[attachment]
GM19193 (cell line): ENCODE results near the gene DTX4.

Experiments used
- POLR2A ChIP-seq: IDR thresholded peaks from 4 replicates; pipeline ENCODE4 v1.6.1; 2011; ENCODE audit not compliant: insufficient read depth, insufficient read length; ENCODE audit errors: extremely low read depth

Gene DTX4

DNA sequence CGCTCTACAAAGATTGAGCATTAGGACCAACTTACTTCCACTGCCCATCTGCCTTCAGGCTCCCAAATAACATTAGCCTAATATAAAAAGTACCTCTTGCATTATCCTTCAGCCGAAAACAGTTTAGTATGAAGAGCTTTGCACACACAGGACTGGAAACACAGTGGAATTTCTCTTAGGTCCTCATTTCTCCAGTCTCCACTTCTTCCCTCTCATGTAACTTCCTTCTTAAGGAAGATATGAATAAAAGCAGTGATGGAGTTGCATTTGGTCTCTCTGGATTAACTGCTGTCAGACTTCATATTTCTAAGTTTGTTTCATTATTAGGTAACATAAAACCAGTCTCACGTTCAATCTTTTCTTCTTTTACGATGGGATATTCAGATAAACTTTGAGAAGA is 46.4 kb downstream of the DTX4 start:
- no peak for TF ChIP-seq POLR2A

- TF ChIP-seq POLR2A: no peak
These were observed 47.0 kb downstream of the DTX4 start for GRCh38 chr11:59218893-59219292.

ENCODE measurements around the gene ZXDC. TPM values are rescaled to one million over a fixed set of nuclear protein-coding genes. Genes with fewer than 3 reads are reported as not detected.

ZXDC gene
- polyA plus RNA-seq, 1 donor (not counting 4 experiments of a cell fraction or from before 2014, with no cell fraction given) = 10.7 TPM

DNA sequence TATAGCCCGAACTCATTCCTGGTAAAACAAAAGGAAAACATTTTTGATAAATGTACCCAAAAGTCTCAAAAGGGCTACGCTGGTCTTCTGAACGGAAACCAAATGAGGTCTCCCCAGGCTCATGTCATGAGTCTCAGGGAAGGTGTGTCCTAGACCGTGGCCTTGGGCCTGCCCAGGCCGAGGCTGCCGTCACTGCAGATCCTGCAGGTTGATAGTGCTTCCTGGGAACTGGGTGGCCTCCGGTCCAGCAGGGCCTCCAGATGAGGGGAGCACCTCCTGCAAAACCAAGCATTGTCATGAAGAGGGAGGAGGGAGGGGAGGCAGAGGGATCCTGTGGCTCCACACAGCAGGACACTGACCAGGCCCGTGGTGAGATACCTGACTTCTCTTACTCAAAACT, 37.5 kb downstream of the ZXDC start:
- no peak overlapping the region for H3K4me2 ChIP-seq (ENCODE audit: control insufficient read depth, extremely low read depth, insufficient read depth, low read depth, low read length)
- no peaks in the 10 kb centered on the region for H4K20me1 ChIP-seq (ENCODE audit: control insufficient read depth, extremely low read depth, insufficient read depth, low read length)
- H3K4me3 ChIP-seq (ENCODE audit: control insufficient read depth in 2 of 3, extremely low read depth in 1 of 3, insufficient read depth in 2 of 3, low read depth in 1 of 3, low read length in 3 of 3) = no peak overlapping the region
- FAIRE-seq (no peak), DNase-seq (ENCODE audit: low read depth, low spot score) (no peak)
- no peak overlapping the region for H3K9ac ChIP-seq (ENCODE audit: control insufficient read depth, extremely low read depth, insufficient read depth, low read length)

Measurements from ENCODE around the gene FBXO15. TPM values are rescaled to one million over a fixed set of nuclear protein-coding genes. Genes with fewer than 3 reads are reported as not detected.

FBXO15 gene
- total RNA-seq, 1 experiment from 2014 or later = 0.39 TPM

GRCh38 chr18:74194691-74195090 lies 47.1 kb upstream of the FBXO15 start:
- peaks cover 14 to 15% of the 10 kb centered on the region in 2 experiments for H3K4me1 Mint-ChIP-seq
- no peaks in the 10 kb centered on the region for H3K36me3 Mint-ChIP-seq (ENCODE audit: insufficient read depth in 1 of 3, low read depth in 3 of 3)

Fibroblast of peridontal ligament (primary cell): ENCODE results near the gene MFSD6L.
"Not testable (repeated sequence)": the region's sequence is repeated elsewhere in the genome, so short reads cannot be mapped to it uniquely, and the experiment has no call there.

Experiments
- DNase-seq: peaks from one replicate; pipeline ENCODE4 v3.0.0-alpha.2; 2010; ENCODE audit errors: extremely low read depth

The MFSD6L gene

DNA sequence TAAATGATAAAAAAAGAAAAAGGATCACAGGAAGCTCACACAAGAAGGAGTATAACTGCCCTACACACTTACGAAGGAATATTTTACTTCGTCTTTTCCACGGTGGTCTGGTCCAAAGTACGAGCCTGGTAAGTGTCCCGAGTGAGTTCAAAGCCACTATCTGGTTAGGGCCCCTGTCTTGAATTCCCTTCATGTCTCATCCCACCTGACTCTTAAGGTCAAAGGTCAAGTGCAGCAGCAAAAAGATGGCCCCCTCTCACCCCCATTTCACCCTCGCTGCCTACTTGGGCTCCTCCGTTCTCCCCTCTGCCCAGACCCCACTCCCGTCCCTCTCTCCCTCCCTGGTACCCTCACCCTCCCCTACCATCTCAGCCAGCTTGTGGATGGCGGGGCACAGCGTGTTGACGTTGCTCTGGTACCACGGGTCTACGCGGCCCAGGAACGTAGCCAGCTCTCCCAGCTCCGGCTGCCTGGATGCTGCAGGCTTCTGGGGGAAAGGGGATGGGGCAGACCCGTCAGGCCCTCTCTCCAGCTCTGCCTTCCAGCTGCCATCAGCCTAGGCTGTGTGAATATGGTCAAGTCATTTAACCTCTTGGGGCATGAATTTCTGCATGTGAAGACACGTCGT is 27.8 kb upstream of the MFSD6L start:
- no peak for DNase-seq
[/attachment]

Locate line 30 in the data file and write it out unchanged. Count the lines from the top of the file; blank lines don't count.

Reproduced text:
- no peak for DNase-seq